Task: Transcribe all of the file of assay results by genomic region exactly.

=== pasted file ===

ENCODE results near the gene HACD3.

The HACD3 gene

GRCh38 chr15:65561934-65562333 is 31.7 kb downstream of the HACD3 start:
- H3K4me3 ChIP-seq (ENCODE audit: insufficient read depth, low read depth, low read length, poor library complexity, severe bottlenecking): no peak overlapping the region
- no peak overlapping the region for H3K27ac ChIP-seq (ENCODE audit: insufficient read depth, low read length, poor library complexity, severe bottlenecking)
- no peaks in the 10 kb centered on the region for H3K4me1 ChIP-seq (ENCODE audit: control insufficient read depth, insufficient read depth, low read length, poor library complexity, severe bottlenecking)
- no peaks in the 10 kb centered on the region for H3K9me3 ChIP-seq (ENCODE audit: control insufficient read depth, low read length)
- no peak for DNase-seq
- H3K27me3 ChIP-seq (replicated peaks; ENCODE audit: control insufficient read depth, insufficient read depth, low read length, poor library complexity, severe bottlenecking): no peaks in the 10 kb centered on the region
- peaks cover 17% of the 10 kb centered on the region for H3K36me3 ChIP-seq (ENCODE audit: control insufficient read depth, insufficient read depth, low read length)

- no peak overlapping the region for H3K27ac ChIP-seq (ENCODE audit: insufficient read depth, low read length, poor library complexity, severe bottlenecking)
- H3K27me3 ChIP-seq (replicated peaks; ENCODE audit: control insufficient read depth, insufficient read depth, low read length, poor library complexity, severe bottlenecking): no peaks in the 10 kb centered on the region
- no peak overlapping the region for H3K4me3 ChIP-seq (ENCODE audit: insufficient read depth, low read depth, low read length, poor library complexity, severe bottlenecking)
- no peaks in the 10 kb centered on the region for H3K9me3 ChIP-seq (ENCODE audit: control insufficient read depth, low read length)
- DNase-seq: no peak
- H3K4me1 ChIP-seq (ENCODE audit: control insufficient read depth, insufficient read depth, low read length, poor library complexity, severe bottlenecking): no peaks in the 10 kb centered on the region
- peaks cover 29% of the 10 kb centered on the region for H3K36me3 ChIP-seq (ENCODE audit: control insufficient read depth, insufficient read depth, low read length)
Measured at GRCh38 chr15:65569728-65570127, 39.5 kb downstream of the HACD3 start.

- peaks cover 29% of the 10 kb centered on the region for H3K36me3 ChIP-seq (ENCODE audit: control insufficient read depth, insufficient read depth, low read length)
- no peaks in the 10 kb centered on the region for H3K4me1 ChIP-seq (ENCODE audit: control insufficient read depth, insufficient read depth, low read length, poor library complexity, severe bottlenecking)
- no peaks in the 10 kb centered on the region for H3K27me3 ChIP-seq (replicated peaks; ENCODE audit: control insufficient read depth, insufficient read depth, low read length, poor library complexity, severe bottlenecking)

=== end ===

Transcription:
ENCODE results near the gene HACD3.

The HACD3 gene

GRCh38 chr15:65561934-65562333 is 31.7 kb downstream of the HACD3 start:
- H3K4me3 ChIP-seq (ENCODE audit: insufficient read depth, low read depth, low read length, poor library complexity, severe bottlenecking): no peak overlapping the region
- no peak overlapping the region for H3K27ac ChIP-seq (ENCODE audit: insufficient read depth, low read length, poor library complexity, severe bottlenecking)
- no peaks in the 10 kb centered on the region for H3K4me1 ChIP-seq (ENCODE audit: control insufficient read depth, insufficient read depth, low read length, poor library complexity, severe bottlenecking)
- no peaks in the 10 kb centered on the region for H3K9me3 ChIP-seq (ENCODE audit: control insufficient read depth, low read length)
- no peak for DNase-seq
- H3K27me3 ChIP-seq (replicated peaks; ENCODE audit: control insufficient read depth, insufficient read depth, low read length, poor library complexity, severe bottlenecking): no peaks in the 10 kb centered on the region
- peaks cover 17% of the 10 kb centered on the region for H3K36me3 ChIP-seq (ENCODE audit: control insufficient read depth, insufficient read depth, low read length)

- no peak overlapping the region for H3K27ac ChIP-seq (ENCODE audit: insufficient read depth, low read length, poor library complexity, severe bottlenecking)
- H3K27me3 ChIP-seq (replicated peaks; ENCODE audit: control insufficient read depth, insufficient read depth, low read length, poor library complexity, severe bottlenecking): no peaks in the 10 kb centered on the region
- no peak overlapping the region for H3K4me3 ChIP-seq (ENCODE audit: insufficient read depth, low read depth, low read length, poor library complexity, severe bottlenecking)
- no peaks in the 10 kb centered on the region for H3K9me3 ChIP-seq (ENCODE audit: control insufficient read depth, low read length)
- DNase-seq: no peak
- H3K4me1 ChIP-seq (ENCODE audit: control insufficient read depth, insufficient read depth, low read length, poor library complexity, severe bottlenecking): no peaks in the 10 kb centered on the region
- peaks cover 29% of the 10 kb centered on the region for H3K36me3 ChIP-seq (ENCODE audit: control insufficient read depth, insufficient read depth, low read length)
Measured at GRCh38 chr15:65569728-65570127, 39.5 kb downstream of the HACD3 start.

- peaks cover 29% of the 10 kb centered on the region for H3K36me3 ChIP-seq (ENCODE audit: control insufficient read depth, insufficient read depth, low read length)
- no peaks in the 10 kb centered on the region for H3K4me1 ChIP-seq (ENCODE audit: control insufficient read depth, insufficient read depth, low read length, poor library complexity, severe bottlenecking)
- no peaks in the 10 kb centered on the region for H3K27me3 ChIP-seq (replicated peaks; ENCODE audit: control insufficient read depth, insufficient read depth, low read length, poor library complexity, severe bottlenecking)